It is not without good cause, therefore, that nature 'groans and travails in all its parts' (Rom. 8:22). For was it not originally seen by God to be good? Created by God, the world reflects divine Wisdom, divine beauty, divine truth. Everything is from God, everything is permeated with divine energy; in this is both the joy and tragedy of the world and of life within it. The hymns and prayers in the Office of 1 September composed by the gifted hymnographer of the Great Church, the late Gerasimos, a monk of the Holy Mountain, extol the beauty of creation but also remind us of our tragic abuse of it. They call us to repent for our actions against God's gift to us. We have made this world ever more opaque, ever more tortured. The consequences of nature's confrontation with humanity has indeed been an unnatural disaster of enormous proportions. Is it not, therefore, only right that we Christians act today as nature's voice in bringing its plea for salvation before the throne of God?

The Church teaches that it is the destiny of mankind to restore the proper relationship between God and the world as it was in Eden. Through repentance, two landscapes, the one human, the other natural, can become the objects of a caring and creative effort. But repentance must be accompanied by soundly focused initiatives which manifest the ethos of the Orthodox Church. There is the eucharistic ethos, which, above all else, means using natural resources with thankfulness, offering them back to God; not only them, but also ourselves. In the Eucharist, we return to God what is His: the bread and the wine. Representing the fruits of creation, they are no longer prisoners of a fallen world, but are returned liberated, purified from their fallen state, and capable of receiving Divine Presence within themselves. At the same time, we pray for ourselves to be sanctified, because through sin we have fallen away and have betrayed our baptismal promise.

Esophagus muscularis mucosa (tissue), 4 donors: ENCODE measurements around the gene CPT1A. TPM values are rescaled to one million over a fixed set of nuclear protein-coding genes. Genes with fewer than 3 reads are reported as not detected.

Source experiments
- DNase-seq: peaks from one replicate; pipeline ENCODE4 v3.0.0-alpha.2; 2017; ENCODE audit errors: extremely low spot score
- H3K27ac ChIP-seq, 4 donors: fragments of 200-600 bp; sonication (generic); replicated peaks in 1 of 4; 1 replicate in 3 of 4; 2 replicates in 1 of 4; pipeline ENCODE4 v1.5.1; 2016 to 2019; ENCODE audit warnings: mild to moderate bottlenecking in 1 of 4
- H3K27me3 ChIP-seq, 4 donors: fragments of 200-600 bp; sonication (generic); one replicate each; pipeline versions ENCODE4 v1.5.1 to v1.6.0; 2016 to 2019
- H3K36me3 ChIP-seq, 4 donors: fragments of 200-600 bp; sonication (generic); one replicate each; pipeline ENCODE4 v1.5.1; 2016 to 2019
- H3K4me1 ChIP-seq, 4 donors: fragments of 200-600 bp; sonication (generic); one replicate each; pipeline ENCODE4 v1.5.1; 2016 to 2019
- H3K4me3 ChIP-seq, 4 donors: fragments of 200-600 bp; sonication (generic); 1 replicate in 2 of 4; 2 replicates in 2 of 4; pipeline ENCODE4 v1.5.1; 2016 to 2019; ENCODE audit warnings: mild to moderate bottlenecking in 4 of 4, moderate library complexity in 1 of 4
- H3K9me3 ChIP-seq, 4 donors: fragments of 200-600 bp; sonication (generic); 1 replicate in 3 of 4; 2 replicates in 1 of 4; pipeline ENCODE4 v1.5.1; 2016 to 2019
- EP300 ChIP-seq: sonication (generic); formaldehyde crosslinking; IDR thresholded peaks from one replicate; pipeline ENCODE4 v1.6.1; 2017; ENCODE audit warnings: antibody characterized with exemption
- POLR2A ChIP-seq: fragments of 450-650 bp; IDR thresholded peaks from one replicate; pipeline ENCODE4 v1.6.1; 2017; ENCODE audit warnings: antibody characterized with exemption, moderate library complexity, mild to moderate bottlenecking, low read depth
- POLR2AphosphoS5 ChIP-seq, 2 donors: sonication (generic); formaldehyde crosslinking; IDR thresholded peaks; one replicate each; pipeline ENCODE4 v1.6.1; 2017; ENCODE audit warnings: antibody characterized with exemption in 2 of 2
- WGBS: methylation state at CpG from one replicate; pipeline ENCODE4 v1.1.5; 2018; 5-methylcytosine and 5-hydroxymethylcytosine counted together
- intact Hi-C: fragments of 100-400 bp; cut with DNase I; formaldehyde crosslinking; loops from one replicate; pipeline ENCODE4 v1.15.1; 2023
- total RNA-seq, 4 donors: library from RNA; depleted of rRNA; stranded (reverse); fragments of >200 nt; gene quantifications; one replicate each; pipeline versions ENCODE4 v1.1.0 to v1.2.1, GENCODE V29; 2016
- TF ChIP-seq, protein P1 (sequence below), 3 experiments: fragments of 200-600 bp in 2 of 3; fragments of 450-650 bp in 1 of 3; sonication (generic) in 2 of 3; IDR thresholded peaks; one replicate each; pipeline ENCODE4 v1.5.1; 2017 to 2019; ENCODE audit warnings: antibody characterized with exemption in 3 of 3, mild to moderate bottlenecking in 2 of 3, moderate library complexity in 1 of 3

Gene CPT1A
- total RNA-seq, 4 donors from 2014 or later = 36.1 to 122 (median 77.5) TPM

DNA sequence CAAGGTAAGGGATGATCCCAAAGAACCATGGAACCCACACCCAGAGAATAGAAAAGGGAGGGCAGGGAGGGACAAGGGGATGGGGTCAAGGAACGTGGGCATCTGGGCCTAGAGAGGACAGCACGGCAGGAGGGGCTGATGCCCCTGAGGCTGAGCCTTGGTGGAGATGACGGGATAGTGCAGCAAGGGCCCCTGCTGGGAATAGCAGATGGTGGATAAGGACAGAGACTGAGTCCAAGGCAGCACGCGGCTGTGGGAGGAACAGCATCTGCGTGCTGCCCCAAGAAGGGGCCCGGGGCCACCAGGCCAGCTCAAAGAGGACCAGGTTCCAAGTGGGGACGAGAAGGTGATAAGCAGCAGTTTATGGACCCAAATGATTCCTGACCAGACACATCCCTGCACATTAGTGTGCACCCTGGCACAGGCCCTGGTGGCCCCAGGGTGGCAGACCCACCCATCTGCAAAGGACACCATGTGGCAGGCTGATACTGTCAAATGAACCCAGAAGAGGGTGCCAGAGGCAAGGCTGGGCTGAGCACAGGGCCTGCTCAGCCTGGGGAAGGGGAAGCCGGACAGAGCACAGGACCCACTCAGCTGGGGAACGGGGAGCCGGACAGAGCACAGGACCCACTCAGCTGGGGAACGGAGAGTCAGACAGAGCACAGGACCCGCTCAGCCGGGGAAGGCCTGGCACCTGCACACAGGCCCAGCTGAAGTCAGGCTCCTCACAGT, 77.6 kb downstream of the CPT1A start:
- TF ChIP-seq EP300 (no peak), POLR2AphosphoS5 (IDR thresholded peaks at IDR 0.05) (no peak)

Secondly, we have the ascetic ethos of Orthodoxy which involves fasting and other spiritual works. These make us recognize that everything we take for granted are in fact God's gifts provided to satisfy our needs. They are not ours to abuse and waste simply because we have the ability to pay for them. Thirdly, the liturgical ethos emphasizes community concern and sharing. We stand before God together and we hold in common the earthly blessings that He has given to all creatures. Not to share our own wealth with the poor is theft from the poor and deprivation of their means of life; we do not possess our own wealth but theirs, as a holy Father of the Church reminds us. We stand before the Creator as the Church of God which, according to Orthodox theology, is the continued incarnate presence of the Lord Jesus Christ on earth; His presence unto the salvation of the world, not just humanity but the entire creation.

The ethos of the Church in all its expressions denotes a reverence for matter; the world around us, other creatures, our own bodies. Hence, our Patriarchal message for this Day of Protection for the Environment is simply that we maintain a consistent attitude of respect in all our dealings with the world. We cannot expect to leave no trace on the environment. However, we must choose either to make it reflect greed and ugliness or to use it in such a way that its beauty shows God's handiwork through ours.

The grace and infinite merry of the Creator of all things and Provident God be with all of you, beloved brothers and children of the Church.

Phanar, 1 September 1994

Your beloved brother in Christ and fervent supplicant before God,
Bartholomeos I